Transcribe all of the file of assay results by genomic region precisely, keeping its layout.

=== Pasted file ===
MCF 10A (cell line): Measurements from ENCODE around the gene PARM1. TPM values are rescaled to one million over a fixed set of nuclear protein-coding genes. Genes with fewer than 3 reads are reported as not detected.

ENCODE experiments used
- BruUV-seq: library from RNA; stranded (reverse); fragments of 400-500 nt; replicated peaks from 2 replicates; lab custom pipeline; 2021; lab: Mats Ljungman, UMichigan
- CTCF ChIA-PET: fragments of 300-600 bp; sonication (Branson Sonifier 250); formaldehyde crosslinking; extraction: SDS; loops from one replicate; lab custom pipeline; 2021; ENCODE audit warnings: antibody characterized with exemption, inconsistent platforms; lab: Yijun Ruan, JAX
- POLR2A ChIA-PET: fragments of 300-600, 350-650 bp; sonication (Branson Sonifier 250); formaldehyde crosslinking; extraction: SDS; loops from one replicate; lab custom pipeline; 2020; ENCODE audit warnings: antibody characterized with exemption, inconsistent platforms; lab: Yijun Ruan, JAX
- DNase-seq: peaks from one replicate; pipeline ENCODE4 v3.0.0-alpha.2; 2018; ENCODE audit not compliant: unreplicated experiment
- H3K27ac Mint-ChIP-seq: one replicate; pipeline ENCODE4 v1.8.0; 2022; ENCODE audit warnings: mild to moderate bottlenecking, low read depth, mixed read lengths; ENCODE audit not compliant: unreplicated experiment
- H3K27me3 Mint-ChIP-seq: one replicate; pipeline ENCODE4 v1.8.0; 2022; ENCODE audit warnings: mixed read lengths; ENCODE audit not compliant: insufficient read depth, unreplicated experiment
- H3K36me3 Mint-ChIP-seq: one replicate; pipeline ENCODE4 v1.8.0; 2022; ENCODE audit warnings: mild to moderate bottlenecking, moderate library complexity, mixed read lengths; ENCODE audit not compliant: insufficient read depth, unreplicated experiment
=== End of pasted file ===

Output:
MCF 10A (cell line): Measurements from ENCODE around the gene PARM1. TPM values are rescaled to one million over a fixed set of nuclear protein-coding genes. Genes with fewer than 3 reads are reported as not detected.

ENCODE experiments used
- BruUV-seq: library from RNA; stranded (reverse); fragments of 400-500 nt; replicated peaks from 2 replicates; lab custom pipeline; 2021; lab: Mats Ljungman, UMichigan
- CTCF ChIA-PET: fragments of 300-600 bp; sonication (Branson Sonifier 250); formaldehyde crosslinking; extraction: SDS; loops from one replicate; lab custom pipeline; 2021; ENCODE audit warnings: antibody characterized with exemption, inconsistent platforms; lab: Yijun Ruan, JAX
- POLR2A ChIA-PET: fragments of 300-600, 350-650 bp; sonication (Branson Sonifier 250); formaldehyde crosslinking; extraction: SDS; loops from one replicate; lab custom pipeline; 2020; ENCODE audit warnings: antibody characterized with exemption, inconsistent platforms; lab: Yijun Ruan, JAX
- DNase-seq: peaks from one replicate; pipeline ENCODE4 v3.0.0-alpha.2; 2018; ENCODE audit not compliant: unreplicated experiment
- H3K27ac Mint-ChIP-seq: one replicate; pipeline ENCODE4 v1.8.0; 2022; ENCODE audit warnings: mild to moderate bottlenecking, low read depth, mixed read lengths; ENCODE audit not compliant: unreplicated experiment
- H3K27me3 Mint-ChIP-seq: one replicate; pipeline ENCODE4 v1.8.0; 2022; ENCODE audit warnings: mixed read lengths; ENCODE audit not compliant: insufficient read depth, unreplicated experiment
- H3K36me3 Mint-ChIP-seq: one replicate; pipeline ENCODE4 v1.8.0; 2022; ENCODE audit warnings: mild to moderate bottlenecking, moderate library complexity, mixed read lengths; ENCODE audit not compliant: insufficient read depth, unreplicated experiment